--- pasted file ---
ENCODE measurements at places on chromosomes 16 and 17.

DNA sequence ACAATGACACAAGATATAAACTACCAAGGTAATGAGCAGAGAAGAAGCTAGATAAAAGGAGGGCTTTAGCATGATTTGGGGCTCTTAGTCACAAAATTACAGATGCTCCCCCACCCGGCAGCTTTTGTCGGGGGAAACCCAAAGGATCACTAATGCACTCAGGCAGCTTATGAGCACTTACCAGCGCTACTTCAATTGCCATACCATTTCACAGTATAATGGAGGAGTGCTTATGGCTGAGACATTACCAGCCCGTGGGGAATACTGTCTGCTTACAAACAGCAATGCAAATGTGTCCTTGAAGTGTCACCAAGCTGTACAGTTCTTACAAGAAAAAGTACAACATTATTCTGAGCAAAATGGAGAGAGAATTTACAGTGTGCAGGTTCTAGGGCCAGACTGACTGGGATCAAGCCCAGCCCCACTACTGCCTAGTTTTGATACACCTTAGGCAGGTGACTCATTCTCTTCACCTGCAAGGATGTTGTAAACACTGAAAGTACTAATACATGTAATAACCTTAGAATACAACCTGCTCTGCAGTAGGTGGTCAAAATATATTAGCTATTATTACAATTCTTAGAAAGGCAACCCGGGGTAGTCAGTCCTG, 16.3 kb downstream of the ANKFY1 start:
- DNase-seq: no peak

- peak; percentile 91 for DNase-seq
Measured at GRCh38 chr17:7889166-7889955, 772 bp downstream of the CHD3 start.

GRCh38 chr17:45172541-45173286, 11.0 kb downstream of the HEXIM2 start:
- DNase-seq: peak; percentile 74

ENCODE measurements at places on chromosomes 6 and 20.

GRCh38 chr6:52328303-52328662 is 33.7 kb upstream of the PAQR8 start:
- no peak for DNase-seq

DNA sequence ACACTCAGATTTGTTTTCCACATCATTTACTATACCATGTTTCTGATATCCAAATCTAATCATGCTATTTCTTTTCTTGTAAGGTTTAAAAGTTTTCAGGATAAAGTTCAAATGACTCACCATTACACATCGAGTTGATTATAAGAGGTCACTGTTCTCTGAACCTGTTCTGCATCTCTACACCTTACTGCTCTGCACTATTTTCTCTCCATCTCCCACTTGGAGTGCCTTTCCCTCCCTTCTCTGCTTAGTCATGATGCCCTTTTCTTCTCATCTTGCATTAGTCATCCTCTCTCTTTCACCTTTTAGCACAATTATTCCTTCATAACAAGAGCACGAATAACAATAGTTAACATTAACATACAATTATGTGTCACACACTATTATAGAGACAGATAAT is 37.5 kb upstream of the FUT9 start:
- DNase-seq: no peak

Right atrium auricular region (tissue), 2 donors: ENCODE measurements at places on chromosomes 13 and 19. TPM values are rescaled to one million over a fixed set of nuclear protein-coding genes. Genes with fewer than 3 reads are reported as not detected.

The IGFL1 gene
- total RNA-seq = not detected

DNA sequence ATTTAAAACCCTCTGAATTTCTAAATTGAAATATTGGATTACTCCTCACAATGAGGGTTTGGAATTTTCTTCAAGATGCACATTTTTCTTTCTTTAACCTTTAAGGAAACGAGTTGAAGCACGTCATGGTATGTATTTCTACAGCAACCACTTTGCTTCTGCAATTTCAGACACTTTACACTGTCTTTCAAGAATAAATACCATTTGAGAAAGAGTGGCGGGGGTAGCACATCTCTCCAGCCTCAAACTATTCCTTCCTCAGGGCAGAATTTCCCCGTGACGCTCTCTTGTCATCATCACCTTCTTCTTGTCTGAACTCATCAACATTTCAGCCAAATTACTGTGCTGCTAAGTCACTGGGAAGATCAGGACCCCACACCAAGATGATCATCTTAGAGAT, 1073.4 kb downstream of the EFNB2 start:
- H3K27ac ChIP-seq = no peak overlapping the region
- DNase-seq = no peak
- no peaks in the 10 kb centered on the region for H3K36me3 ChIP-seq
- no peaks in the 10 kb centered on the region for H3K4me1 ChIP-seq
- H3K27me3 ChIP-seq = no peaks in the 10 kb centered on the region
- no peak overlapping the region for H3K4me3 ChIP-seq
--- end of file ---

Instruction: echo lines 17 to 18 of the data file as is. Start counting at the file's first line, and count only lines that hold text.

- H3K27ac ChIP-seq = no peak overlapping the region
- DNase-seq = no peak